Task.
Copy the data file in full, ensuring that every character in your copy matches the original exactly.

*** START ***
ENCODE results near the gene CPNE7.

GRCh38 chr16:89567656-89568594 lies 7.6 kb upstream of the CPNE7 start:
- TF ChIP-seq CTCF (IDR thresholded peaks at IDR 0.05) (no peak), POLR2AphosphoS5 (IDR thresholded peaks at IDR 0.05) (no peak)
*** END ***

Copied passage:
ENCODE results near the gene CPNE7.

GRCh38 chr16:89567656-89568594 lies 7.6 kb upstream of the CPNE7 start:
- TF ChIP-seq CTCF (IDR thresholded peaks at IDR 0.05) (no peak), POLR2AphosphoS5 (IDR thresholded peaks at IDR 0.05) (no peak)